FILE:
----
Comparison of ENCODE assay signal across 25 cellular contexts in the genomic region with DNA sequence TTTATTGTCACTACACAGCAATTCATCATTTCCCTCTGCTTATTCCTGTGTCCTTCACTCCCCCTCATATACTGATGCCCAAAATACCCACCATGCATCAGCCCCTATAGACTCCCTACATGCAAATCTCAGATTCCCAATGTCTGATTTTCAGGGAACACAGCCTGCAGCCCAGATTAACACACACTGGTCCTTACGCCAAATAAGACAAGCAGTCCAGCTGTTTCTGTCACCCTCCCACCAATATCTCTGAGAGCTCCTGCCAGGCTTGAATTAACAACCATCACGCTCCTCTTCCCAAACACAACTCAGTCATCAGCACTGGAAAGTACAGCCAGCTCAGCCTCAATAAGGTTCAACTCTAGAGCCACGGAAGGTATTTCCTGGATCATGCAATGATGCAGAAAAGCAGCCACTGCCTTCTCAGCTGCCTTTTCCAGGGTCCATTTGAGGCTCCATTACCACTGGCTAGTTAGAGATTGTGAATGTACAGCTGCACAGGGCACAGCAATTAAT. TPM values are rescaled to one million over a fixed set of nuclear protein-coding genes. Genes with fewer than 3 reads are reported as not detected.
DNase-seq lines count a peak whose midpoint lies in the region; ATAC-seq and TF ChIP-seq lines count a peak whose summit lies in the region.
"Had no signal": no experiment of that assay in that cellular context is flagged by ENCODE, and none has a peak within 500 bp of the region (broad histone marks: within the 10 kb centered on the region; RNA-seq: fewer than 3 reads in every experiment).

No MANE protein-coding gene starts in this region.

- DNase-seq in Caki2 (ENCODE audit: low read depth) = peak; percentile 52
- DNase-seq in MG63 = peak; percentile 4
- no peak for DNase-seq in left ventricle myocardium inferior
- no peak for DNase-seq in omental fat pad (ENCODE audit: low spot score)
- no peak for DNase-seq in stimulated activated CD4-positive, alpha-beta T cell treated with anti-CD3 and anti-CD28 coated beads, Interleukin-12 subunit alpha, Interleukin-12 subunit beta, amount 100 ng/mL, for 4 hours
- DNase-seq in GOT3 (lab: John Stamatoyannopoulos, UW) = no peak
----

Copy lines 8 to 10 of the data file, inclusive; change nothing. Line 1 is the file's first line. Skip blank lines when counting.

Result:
- no peak for DNase-seq in omental fat pad (ENCODE audit: low spot score)
- no peak for DNase-seq in stimulated activated CD4-positive, alpha-beta T cell treated with anti-CD3 and anti-CD28 coated beads, Interleukin-12 subunit alpha, Interleukin-12 subunit beta, amount 100 ng/mL, for 4 hours
- DNase-seq in GOT3 (lab: John Stamatoyannopoulos, UW) = no peak